The present invention provides a method, which includes providing an interconnect region and providing a first substrate. The method includes forming a bonding interface between the interconnect region and first substrate using a conductive bonding region, and processing the first substrate to form a mesa structure. The mesa structure is typically formed after the bonding interface is formed. In some embodiments, the interconnect region includes a conductive line connected to the mesa structure through the bonding interface.

The method can include many other steps. For example, in some embodiments, the method includes removing a portion of the conductive bonding region. In some embodiments, the method includes forming a vertically oriented semiconductor device.

The present invention provides a method of coupling substrates together which includes providing a first substrate; providing a second substrate with a conductive bonding region coupled to it; providing heat to the conductive bonding region to reduce its number of defects; and bonding the surface of the conductive bonding region to the first substrate so that the conductive bonding region and the first substrate are coupled together.

The present invention also provides a method of coupling substrates together including providing first and second substrates, at least one of the first and second substrates having a conductive bonding region formed thereon; providing heat to reflow the surface of at least one conductive bonding region to planarize it; and coupling the first and second substrates together with the conductive bonding region(s).

The present invention further provides a method of forming a circuit providing first and second substrates, each having metal bonding regions formed thereon; heating at least one of the metal bonding regions to reflow its corresponding bonding surface; and forming a metal-to-metal bond between the bonding surfaces of the metal bonding regions so that the first and second substrates are coupled together.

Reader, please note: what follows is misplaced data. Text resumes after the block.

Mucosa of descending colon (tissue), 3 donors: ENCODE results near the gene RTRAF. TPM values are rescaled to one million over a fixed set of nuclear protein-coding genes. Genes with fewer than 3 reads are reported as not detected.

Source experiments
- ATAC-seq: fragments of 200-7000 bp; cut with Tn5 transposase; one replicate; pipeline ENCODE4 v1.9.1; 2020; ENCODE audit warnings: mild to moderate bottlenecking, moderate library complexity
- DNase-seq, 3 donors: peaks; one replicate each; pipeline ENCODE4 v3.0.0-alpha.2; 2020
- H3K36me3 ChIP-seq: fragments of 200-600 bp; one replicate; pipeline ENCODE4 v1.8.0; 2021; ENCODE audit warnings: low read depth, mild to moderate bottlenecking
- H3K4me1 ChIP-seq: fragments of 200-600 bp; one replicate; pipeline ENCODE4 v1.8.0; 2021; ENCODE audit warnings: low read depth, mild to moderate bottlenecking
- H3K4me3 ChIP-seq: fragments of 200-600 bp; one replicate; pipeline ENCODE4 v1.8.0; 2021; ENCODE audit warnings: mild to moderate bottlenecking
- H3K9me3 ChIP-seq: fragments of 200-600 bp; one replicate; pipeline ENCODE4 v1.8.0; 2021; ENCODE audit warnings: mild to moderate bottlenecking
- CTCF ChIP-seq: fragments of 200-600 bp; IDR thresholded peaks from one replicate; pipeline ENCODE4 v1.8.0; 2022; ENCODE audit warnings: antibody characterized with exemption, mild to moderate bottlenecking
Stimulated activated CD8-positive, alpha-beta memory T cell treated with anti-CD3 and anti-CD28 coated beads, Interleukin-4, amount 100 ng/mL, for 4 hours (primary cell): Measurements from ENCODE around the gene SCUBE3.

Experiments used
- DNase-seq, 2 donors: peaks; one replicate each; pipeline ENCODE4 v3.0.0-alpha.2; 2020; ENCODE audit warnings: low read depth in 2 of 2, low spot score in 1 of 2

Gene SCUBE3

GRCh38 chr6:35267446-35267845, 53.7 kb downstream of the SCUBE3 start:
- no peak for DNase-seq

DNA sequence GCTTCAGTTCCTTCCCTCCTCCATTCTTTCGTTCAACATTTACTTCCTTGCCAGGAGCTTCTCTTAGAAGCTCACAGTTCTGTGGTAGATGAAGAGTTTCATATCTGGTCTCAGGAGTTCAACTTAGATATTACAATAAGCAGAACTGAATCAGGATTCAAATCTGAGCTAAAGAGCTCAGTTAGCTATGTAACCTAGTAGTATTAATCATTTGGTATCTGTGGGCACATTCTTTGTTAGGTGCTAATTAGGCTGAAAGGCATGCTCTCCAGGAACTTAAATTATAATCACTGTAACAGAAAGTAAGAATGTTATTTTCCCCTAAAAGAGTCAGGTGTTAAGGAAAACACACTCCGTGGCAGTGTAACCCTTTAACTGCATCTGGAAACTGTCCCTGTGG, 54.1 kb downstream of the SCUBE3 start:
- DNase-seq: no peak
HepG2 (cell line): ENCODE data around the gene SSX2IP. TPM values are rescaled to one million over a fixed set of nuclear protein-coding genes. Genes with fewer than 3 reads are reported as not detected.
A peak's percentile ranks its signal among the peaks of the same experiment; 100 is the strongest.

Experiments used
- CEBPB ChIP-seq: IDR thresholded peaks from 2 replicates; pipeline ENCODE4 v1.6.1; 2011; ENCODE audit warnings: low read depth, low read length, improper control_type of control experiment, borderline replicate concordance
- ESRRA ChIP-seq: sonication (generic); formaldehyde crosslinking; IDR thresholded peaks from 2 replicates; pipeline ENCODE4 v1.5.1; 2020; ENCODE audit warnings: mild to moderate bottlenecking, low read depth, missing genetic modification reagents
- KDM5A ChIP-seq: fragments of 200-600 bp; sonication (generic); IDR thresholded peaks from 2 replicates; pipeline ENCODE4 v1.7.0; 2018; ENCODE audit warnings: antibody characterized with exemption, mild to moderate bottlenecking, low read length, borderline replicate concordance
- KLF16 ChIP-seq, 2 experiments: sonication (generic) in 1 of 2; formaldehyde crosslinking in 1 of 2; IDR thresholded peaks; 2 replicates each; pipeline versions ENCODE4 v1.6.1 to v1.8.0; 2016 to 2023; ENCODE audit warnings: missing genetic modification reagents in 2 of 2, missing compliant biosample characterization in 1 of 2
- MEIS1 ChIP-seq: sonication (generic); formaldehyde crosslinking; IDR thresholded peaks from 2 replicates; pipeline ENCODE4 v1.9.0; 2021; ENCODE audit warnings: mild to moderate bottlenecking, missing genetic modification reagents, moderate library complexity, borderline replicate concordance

These and other features, aspects, and advantages of the present invention will become better understood with reference to the following drawings, description, and claims.

BRIEF DESCRIPTION OF THE DRAWINGS

FIGS. 1A, 1B, 1C, 1D, 1E and 1F are sectional views of a method of fabricating a circuit, in accordance with the present invention.

FIG. 1G is a perspective view of one embodiment of a mesa structure formed using the method of FIGS. 1A-1F.

FIGS. 2A, 2B, 2C, 2D, 2E and 2F are sectional views of another method of fabricating a circuit, in accordance with the present invention.

FIG. 2G is a perspective view of one embodiment of a mesa structure formed using the method of FIGS. 2A-2F.

FIGS. 3A, 3B, 3C and 3D are sectional views of still another method of fabricating a circuit, in accordance with the present invention.

FIGS. 4A, 4B and 4C are flow diagrams of methods, in accordance with the invention, of fabricating a circuit structure.